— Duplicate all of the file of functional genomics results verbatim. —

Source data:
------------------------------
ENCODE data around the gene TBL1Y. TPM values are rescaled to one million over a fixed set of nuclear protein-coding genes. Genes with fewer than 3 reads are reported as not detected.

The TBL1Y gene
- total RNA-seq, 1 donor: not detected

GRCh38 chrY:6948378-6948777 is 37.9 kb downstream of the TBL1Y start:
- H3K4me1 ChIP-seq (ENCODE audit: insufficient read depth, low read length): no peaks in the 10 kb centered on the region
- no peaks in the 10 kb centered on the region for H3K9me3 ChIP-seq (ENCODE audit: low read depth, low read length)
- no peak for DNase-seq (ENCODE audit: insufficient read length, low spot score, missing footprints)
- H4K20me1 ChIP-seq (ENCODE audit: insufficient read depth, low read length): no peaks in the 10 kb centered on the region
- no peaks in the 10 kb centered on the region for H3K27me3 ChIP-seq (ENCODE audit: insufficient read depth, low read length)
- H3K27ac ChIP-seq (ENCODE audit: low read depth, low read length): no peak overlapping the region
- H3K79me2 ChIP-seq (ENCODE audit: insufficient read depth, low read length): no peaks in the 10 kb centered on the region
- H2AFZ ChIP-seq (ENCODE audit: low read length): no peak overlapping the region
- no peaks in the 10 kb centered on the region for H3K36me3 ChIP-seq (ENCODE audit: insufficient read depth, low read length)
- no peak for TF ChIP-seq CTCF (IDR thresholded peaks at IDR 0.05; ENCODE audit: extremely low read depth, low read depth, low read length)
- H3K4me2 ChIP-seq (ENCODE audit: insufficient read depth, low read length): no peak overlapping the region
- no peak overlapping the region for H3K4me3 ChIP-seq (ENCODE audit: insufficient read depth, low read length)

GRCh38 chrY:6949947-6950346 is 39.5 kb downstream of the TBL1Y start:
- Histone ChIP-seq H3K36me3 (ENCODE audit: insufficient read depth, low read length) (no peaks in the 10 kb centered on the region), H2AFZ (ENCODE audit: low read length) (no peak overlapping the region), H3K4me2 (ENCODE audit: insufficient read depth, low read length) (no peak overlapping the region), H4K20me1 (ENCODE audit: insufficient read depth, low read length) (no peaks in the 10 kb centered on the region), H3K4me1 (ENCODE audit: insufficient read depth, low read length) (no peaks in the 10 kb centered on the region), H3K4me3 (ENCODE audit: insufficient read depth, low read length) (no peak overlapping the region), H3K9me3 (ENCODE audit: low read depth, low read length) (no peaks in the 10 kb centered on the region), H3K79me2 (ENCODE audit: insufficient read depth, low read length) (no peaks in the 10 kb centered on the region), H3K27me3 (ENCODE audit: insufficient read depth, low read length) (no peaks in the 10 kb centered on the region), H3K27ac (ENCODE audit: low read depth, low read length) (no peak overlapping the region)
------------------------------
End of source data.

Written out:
ENCODE data around the gene TBL1Y. TPM values are rescaled to one million over a fixed set of nuclear protein-coding genes. Genes with fewer than 3 reads are reported as not detected.

The TBL1Y gene
- total RNA-seq, 1 donor: not detected

GRCh38 chrY:6948378-6948777 is 37.9 kb downstream of the TBL1Y start:
- H3K4me1 ChIP-seq (ENCODE audit: insufficient read depth, low read length): no peaks in the 10 kb centered on the region
- no peaks in the 10 kb centered on the region for H3K9me3 ChIP-seq (ENCODE audit: low read depth, low read length)
- no peak for DNase-seq (ENCODE audit: insufficient read length, low spot score, missing footprints)
- H4K20me1 ChIP-seq (ENCODE audit: insufficient read depth, low read length): no peaks in the 10 kb centered on the region
- no peaks in the 10 kb centered on the region for H3K27me3 ChIP-seq (ENCODE audit: insufficient read depth, low read length)
- H3K27ac ChIP-seq (ENCODE audit: low read depth, low read length): no peak overlapping the region
- H3K79me2 ChIP-seq (ENCODE audit: insufficient read depth, low read length): no peaks in the 10 kb centered on the region
- H2AFZ ChIP-seq (ENCODE audit: low read length): no peak overlapping the region
- no peaks in the 10 kb centered on the region for H3K36me3 ChIP-seq (ENCODE audit: insufficient read depth, low read length)
- no peak for TF ChIP-seq CTCF (IDR thresholded peaks at IDR 0.05; ENCODE audit: extremely low read depth, low read depth, low read length)
- H3K4me2 ChIP-seq (ENCODE audit: insufficient read depth, low read length): no peak overlapping the region
- no peak overlapping the region for H3K4me3 ChIP-seq (ENCODE audit: insufficient read depth, low read length)

GRCh38 chrY:6949947-6950346 is 39.5 kb downstream of the TBL1Y start:
- Histone ChIP-seq H3K36me3 (ENCODE audit: insufficient read depth, low read length) (no peaks in the 10 kb centered on the region), H2AFZ (ENCODE audit: low read length) (no peak overlapping the region), H3K4me2 (ENCODE audit: insufficient read depth, low read length) (no peak overlapping the region), H4K20me1 (ENCODE audit: insufficient read depth, low read length) (no peaks in the 10 kb centered on the region), H3K4me1 (ENCODE audit: insufficient read depth, low read length) (no peaks in the 10 kb centered on the region), H3K4me3 (ENCODE audit: insufficient read depth, low read length) (no peak overlapping the region), H3K9me3 (ENCODE audit: low read depth, low read length) (no peaks in the 10 kb centered on the region), H3K79me2 (ENCODE audit: insufficient read depth, low read length) (no peaks in the 10 kb centered on the region), H3K27me3 (ENCODE audit: insufficient read depth, low read length) (no peaks in the 10 kb centered on the region), H3K27ac (ENCODE audit: low read depth, low read length) (no peak overlapping the region)